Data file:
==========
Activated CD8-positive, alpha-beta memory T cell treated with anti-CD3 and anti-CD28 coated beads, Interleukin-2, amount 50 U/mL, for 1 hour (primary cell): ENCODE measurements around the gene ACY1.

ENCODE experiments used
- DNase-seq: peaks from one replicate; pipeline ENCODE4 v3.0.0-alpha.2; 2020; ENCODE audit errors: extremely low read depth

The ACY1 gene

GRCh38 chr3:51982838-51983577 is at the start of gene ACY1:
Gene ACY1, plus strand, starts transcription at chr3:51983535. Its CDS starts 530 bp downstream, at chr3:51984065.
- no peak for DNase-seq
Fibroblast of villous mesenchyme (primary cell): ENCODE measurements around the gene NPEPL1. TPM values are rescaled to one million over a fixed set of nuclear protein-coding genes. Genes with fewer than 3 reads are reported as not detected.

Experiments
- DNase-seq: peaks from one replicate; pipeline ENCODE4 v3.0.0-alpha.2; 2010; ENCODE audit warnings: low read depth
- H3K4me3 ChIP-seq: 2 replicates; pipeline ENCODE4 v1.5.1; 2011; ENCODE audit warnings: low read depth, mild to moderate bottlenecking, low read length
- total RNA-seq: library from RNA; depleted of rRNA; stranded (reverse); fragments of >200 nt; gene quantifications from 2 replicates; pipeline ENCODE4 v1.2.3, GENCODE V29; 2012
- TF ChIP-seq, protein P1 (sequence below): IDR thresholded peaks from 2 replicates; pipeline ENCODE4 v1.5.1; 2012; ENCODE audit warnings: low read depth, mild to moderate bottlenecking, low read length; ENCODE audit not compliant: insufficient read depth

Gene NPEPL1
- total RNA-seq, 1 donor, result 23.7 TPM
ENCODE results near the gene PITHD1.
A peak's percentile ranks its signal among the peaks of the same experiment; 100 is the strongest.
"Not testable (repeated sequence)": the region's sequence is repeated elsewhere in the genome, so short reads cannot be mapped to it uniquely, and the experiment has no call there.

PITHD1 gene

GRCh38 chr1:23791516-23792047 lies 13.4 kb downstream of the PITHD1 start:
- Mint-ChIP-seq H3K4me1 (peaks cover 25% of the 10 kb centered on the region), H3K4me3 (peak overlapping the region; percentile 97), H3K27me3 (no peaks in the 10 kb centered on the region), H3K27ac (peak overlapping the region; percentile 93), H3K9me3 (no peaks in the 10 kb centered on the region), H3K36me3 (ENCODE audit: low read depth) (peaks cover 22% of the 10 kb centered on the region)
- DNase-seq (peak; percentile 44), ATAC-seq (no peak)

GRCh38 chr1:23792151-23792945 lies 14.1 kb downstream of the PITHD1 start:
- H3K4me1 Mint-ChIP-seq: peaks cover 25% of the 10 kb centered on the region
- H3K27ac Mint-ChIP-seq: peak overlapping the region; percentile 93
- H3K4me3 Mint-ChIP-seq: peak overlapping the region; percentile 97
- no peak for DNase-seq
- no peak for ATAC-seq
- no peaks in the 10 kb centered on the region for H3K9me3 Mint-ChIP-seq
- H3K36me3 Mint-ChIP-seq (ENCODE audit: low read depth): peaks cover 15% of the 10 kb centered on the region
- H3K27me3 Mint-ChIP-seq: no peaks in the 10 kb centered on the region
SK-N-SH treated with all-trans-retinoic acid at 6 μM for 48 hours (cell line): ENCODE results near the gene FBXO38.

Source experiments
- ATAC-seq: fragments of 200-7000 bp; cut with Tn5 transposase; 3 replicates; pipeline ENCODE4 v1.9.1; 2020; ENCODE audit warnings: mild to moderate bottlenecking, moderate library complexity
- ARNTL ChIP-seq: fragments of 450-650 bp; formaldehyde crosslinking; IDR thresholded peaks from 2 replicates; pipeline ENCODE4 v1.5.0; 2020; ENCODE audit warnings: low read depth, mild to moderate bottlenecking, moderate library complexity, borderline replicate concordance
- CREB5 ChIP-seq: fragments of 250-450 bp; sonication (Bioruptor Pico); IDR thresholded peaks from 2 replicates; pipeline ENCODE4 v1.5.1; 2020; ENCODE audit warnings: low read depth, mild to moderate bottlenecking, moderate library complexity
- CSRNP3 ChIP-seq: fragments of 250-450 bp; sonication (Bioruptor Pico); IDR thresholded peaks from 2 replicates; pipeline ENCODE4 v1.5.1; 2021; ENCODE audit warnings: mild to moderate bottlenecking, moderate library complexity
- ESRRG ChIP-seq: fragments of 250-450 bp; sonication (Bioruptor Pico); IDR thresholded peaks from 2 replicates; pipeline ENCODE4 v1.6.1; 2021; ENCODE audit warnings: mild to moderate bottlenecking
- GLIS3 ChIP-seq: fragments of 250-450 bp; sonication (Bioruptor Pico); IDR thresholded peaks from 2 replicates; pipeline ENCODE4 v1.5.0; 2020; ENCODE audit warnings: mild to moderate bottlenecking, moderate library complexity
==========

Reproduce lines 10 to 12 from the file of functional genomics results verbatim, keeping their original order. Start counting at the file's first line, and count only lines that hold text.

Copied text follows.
- DNase-seq: peaks from one replicate; pipeline ENCODE4 v3.0.0-alpha.2; 2010; ENCODE audit warnings: low read depth
- H3K4me3 ChIP-seq: 2 replicates; pipeline ENCODE4 v1.5.1; 2011; ENCODE audit warnings: low read depth, mild to moderate bottlenecking, low read length
- total RNA-seq: library from RNA; depleted of rRNA; stranded (reverse); fragments of >200 nt; gene quantifications from 2 replicates; pipeline ENCODE4 v1.2.3, GENCODE V29; 2012